Chapter 31365262

See chapter in newspaper

Chapter NumberIV
Chapter Title
Chapter Url
Full Date1898-04-16
Page Number4
Word Count3989
Last Corrected0000-00-00
Newspaper TitleQueanbeyan Age (NSW : 1867 - 1904)
Trove TitleLove's Conquest
article text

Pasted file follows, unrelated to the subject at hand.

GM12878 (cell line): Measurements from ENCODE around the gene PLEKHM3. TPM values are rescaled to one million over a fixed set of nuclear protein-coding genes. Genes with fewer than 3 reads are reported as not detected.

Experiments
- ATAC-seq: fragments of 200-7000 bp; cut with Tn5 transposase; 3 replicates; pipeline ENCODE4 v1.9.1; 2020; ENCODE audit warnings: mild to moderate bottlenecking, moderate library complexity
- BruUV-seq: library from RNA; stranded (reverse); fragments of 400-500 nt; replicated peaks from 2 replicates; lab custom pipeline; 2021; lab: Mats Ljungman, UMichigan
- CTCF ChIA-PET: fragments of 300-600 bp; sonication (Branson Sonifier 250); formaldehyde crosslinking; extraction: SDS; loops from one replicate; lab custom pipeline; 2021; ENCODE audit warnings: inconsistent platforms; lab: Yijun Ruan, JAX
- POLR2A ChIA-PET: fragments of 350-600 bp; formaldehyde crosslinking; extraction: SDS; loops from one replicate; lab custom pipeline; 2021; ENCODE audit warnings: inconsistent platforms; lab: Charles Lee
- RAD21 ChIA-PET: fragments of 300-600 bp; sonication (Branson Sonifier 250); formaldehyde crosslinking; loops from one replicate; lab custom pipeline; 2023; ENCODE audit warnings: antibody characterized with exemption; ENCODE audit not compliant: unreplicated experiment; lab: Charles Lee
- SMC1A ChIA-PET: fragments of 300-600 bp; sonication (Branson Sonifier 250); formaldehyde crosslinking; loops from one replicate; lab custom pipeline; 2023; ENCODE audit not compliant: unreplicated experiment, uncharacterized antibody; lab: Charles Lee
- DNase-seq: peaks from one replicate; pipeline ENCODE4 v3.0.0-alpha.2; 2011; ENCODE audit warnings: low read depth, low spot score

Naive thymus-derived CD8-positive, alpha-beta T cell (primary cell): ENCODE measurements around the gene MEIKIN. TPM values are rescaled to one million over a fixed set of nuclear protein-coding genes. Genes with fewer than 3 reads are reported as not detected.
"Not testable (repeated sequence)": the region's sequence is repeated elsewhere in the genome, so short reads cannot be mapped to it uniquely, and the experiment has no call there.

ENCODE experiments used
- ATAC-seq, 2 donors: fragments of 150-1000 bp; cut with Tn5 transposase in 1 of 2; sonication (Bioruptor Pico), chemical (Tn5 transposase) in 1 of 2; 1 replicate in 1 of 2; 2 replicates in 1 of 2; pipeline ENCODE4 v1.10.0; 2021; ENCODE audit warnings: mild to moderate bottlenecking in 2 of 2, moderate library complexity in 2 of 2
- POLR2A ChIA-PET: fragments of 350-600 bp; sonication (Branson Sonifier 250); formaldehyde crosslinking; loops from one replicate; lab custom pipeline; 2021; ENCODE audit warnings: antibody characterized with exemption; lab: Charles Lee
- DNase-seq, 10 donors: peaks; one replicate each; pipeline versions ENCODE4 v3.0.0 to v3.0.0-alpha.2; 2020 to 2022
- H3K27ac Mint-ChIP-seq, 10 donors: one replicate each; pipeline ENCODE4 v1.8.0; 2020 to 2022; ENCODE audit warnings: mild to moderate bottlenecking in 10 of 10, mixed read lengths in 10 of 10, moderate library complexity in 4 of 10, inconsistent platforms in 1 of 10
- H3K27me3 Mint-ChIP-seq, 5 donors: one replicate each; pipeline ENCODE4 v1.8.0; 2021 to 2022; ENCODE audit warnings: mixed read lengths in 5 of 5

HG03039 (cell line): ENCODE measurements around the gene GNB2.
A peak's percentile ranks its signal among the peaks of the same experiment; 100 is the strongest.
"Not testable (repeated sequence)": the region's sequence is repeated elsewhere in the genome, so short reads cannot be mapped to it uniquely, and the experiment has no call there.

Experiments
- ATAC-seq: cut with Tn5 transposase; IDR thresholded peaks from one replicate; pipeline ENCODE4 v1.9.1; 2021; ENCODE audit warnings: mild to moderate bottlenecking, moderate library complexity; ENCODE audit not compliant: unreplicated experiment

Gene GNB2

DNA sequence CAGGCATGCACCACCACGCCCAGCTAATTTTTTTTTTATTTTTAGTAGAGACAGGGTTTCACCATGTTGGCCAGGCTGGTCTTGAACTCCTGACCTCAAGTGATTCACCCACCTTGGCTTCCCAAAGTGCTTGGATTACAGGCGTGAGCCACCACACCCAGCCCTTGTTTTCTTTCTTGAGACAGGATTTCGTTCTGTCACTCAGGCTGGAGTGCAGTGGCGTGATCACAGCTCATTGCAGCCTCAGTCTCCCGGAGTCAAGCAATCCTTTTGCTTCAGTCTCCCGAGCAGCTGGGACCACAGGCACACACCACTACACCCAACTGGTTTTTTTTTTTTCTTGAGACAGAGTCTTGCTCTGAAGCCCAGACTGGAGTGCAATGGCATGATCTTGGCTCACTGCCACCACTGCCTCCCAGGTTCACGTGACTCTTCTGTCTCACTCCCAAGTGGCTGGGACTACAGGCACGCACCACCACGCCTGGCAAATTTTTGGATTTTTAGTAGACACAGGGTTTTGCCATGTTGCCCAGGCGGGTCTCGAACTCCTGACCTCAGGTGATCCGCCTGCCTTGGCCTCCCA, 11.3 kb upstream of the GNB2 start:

LOYB'g CONQUEST. CHAPTER IV. When the truth in its full significance -lbtrst upon ,?aptain Esmonde, he could not esuppress a groan. W?hat an infernal thing I' he ejaculated, as he threw himself against the dour, in a desperate attempt to break through the woodwork. But Sir Nicholas was not a man to do things by halves in a matter in which evil. doers were concerned, and at the same time sthat he had ordered the bolt he had been careful to have-a now door put in. It was of oak, and nearly two inches thick, so that the COaptain's efforts to smash it were unavail ing; and, after two or three frantic charges he recognised the futilitv of the attempt. Adela stood in the middle of the room, perfectly silent and motionless. She guessed immediately what had happened, and knew there was nothing to be done. ' Tressilian has locked us in,' she said in a mechanical -tone, as if she were repeating a meaningless form of words. 'I am afraid there is no doubt about it,' replied Esmonde, hardly daring to-look at her. ' I think ib must be bolted on the other side, it holds so fast.' ' Will any one hear us if. we call 7' she asked. . 'Nob much chance, I am afraid,' he ans wered despondently. 'There area no other sleeping-rooms in .this wing ; .and it is so divided off from the rest of' the house, that I doubl~ if we should be heard 'if we had lungs of brass.' He did call out with all the strength of his voio.", on the chance that some one, passing across the landing at the other end of the corridor, might hear and come to the rescue; ,butthe-smallness of the room and the thick ness of the oak-panelling that covered the walls and ceiling seemed to deaden the sound. There was a touch of comedy in the situa tion, and Esmonde, who was suddenly struck with the ridiculous aspect of it, could scarcely refrain from laughing as he bmnged and 'ihouted and anathematised the precautions thirtSir Nicholas had taken. But, to Adela, the'considerations' involved were of such a serious nature that her overstrung nerves could find no relief in the absurdity of the position. .There were circumstances in the family history of the Colhungwoods that Esmonde did not know of-circumstances that would give terrible significance to such a scrape as bhis,"ifiit came to be known; and, as she realiied~that ' discovery was now inevitable and 'he matter must come to the ears of her father and brother, Adela's brain seemed to reel The knowledge of the construction that would be placed upon the adventure and the-consequences that would follow were too intolerable to be borne ; and she gave way under the strain. A mist came before her eyes, the room seemed to turn round; and 'then suddenly there came a complete collapse, and consciousness left her. Captain Esmonde, desisting from his unavailing appeals for aid, turned round with a question on his lips. ' What are we to do 7 ' he asked anxiously. Adela did nob answer, and he saw that her face was as white as the lace of her dressing gown. Warned by -the fixed unnatural expression of her eyes, E-monde uttered an exclamation of alarm and darted to her side. It was with a feeling of absolute despair that he looked at the fainting girl in his arms. He had had more than one awkward scrape in'ilhe course of his career, but never hail he found- himself in such ia fix as this; and it seemed as if things were going from had to worse. lb was like a bad dream'; and he felt that for all his sins he had scarcely deserved such a punishment. But all selfish considerations were swallowed, up by deep anxiety and 'overpowering compassion and remorse as he looked at Lady Adela's uncon scious face. In a state of mind borderir,n on distraction ,he carried her to the chair by the fire, and bent over her, trying to discover some sign in her white motionless features. Her eyes were closed, and their dark lashes rested upon cheeks that were like mart,le. No breath came from her pale lips, and, when he softly placed his fingers on her wrist, he could find no puleation. She might he dead, "he'thought; and, desperate with alarm and di-may, he knelt upon the floor by her side and took her cold hands in his own. [n his helplessness he could only rub and chafe her